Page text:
Small Talk Saves Lives has been developed after research showed passengers have a key role to play in suicide prevention. * Further research showed the majority are willing to act, but many wanted guidance on how to help, and reassurance they wouldn’t ‘make things worse’. **
The campaign draws on insights from successful interventions made by some of the 16,000 rail staff and BTP officers who’ve been trained by Samaritans in suicide prevention. For each life lost on the railway, six are saved.*** The hope is that by appealing to members of the public, the number of life-saving interventions being made across Britain will increase further.
A survey of people who travel by train, carried out for the campaign, revealed more than 4 out of 5 would approach someone who may be suicidal if they knew the signs to look out for, what to say, and that they wouldn’t make the situation worse. An even higher number, nearly 9 out of 10, thought a person in need of support would find it hard to ask for help.**
Small Talk Saves Lives encourages passengers to notice what may be warning signs e.g. a person standing alone and isolated, looking distant or withdrawn, staying on the platform a long time without boarding a train or displaying something out of the ordinary in their behaviour or appearance. There is no single sign or combination of behaviours that mean a person is suicidal but, if something doesn’t feel right, the message is to act.
The emphasis is on responding in ways people feel comfortable and safe with. Different courses of action are suggested, depending on the situation and the response. They range from approaching the person and asking them a question to distract them from their thoughts, or alerting a member of rail staff or calling the police.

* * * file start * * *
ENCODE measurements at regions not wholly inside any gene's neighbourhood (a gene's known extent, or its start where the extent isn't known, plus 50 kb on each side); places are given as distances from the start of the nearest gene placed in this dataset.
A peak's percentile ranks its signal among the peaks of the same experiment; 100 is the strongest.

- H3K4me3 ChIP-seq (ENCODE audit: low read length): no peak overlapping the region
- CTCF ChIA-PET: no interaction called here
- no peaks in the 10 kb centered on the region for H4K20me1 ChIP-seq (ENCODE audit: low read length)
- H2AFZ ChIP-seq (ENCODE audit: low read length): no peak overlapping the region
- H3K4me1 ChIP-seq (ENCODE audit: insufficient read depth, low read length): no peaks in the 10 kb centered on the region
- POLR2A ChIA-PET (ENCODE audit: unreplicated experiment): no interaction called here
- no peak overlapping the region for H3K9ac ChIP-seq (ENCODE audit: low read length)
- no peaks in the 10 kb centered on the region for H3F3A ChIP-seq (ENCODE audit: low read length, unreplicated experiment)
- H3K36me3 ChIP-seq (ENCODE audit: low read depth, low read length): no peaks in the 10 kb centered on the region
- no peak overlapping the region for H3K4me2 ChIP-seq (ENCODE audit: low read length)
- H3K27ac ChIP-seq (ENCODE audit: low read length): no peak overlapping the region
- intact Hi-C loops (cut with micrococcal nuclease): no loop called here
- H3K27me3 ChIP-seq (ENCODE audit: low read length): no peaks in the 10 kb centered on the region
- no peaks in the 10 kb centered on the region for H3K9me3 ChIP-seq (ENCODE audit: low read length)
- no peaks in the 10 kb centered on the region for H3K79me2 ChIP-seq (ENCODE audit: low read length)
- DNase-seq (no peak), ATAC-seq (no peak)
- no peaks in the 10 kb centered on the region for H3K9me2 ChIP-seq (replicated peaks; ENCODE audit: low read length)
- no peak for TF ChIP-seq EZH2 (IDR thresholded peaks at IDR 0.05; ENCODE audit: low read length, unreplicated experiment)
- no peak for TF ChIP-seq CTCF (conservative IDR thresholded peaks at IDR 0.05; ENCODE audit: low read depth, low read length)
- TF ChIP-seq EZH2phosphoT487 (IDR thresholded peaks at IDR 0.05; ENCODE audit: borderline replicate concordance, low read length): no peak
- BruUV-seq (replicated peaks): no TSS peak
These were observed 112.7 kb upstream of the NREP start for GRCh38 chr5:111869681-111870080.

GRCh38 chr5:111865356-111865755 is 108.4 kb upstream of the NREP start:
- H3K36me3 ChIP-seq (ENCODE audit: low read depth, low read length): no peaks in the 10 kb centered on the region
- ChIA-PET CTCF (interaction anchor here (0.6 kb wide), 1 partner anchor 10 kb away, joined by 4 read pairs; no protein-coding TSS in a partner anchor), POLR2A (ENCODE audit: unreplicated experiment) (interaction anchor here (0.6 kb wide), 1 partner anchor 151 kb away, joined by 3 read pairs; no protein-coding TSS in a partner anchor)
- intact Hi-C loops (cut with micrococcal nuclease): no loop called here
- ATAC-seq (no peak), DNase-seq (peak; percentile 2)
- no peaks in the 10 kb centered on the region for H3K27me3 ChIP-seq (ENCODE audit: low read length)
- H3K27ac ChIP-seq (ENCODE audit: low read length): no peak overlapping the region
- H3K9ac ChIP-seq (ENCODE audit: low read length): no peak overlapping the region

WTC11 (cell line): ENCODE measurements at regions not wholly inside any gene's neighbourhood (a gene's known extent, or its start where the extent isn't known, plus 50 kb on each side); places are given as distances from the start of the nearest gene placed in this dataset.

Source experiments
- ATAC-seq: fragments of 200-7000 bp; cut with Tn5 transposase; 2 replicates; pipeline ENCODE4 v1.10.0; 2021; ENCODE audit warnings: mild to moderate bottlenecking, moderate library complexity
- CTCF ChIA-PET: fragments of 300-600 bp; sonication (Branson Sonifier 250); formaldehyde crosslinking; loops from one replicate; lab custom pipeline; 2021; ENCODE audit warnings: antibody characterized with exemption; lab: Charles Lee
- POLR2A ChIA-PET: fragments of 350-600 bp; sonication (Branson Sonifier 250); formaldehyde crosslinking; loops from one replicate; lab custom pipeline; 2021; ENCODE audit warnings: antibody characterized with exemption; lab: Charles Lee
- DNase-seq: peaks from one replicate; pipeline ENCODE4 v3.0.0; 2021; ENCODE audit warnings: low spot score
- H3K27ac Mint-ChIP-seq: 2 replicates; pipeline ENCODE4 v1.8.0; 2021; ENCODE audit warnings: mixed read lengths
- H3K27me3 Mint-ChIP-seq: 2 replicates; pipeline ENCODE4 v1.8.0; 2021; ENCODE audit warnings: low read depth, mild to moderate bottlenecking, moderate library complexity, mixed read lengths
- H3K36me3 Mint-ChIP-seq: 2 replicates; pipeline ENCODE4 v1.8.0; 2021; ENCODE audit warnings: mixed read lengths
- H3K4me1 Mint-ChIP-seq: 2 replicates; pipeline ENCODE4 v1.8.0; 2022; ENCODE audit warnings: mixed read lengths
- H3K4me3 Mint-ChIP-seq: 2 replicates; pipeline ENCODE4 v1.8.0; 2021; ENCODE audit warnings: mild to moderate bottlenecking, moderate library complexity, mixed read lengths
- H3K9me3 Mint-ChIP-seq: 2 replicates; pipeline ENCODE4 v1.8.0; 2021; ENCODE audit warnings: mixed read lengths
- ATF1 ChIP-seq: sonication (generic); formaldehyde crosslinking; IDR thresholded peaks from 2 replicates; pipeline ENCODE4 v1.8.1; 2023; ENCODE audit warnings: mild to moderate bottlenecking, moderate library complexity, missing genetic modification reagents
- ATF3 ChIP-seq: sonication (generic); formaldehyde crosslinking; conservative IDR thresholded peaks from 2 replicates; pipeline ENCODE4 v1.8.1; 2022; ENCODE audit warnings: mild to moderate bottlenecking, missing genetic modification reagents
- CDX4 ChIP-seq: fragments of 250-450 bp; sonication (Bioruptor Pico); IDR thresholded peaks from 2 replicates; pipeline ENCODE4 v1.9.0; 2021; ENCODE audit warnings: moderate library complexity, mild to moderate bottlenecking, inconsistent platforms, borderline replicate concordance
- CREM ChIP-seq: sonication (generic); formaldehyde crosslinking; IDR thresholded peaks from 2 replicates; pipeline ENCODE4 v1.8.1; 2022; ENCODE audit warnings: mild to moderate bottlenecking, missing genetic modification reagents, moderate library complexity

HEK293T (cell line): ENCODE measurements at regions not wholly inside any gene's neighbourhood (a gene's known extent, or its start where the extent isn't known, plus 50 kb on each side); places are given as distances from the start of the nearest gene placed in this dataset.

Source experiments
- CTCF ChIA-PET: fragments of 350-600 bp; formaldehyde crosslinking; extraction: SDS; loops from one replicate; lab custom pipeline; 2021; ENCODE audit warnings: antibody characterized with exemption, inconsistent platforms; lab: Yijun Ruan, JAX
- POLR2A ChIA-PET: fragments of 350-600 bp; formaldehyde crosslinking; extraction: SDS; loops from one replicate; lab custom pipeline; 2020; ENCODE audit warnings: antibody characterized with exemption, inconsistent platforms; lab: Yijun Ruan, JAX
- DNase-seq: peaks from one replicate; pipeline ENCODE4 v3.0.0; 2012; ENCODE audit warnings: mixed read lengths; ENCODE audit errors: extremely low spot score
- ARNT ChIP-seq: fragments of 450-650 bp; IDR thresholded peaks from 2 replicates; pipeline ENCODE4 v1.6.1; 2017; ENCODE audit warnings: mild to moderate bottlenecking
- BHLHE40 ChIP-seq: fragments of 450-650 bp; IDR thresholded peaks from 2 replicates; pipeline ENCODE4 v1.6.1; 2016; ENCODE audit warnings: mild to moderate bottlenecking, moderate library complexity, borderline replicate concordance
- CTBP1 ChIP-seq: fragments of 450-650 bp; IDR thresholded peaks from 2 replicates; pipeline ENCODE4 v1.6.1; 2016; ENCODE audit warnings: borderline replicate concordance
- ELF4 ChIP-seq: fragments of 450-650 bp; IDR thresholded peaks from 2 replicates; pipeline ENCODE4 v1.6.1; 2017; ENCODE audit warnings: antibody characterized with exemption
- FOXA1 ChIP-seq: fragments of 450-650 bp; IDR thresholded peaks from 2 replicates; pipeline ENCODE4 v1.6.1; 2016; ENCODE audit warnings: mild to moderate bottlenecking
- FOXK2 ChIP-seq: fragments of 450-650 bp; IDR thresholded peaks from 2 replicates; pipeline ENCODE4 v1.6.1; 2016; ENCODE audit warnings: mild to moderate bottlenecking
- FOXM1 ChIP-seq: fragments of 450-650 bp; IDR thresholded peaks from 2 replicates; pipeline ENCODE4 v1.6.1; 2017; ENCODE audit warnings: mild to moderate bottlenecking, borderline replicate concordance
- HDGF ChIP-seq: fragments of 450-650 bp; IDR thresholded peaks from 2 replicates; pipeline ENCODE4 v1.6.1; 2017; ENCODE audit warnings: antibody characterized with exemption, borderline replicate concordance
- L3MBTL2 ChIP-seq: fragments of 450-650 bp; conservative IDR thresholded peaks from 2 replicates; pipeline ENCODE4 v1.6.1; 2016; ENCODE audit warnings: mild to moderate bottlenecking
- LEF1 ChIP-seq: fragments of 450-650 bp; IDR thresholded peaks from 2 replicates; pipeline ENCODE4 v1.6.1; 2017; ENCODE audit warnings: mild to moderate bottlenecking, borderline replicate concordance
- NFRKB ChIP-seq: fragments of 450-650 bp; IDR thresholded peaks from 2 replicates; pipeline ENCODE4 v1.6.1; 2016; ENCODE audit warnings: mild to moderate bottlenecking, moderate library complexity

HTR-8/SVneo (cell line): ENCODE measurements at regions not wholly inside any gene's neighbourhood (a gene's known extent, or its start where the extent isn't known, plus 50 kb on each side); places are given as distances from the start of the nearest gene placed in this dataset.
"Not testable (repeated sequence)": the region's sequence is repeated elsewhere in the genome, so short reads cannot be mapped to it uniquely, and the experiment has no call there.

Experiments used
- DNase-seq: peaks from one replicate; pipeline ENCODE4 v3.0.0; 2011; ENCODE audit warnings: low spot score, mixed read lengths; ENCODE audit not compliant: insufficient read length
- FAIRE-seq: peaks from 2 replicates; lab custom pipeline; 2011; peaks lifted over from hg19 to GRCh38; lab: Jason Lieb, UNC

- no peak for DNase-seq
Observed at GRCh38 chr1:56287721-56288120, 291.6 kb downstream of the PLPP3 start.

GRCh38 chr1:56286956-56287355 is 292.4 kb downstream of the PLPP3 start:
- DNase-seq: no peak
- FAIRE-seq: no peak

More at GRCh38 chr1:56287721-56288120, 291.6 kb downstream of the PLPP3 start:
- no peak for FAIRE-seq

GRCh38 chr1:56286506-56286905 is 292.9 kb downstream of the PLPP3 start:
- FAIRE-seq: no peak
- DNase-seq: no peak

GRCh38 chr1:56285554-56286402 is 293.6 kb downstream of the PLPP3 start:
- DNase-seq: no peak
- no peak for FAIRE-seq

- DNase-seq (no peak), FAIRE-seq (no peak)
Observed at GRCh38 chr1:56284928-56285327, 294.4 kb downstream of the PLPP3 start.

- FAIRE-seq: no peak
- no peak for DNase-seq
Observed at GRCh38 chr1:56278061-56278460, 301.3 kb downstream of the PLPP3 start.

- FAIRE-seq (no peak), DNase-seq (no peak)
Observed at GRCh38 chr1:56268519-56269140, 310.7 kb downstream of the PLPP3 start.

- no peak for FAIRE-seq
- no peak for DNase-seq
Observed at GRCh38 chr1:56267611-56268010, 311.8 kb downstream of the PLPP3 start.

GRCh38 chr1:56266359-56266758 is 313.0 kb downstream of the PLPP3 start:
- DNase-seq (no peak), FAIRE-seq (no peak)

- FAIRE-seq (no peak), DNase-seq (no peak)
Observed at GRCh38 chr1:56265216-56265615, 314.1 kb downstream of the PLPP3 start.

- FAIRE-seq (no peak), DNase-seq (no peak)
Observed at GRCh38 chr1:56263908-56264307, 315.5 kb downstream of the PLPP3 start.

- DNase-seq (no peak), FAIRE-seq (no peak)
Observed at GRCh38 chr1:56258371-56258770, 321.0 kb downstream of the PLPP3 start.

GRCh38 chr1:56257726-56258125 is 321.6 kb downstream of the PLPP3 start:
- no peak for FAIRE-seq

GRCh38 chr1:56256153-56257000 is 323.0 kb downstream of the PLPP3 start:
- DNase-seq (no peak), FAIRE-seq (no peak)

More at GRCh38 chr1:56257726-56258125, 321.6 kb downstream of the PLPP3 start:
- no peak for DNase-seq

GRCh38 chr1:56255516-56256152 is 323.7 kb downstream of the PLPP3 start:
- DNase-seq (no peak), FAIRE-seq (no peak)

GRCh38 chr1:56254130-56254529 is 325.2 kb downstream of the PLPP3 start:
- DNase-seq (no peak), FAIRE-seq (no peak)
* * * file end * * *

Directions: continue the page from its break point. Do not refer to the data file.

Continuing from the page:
About Network Rail
We own, operate and develop Britain's railway infrastructure; that's 20,000 miles of track, 30,000 bridges, tunnels and viaducts and the thousands of signals, level crossings and stations. We run 20 of the UK's largest stations while all the others, over 2,500, are run by the country's train operating companies.
Every day, there are more than 4.7 million journeys made in the UK and over 600 freight trains run on the network. People depend on Britain's railway for their daily commute, to visit friends and loved ones and to get them home safe every day. Our role is to deliver a safe and reliable railway, so we carefully manage and deliver thousands of projects every year that form part of the multi-billion pound Railway Upgrade Plan, to grow and expand the nation's railway network to respond to the tremendous growth and demand the railway has experienced - a doubling of passenger journeys over the past 20 years.
We are building a better railway for a better Britain.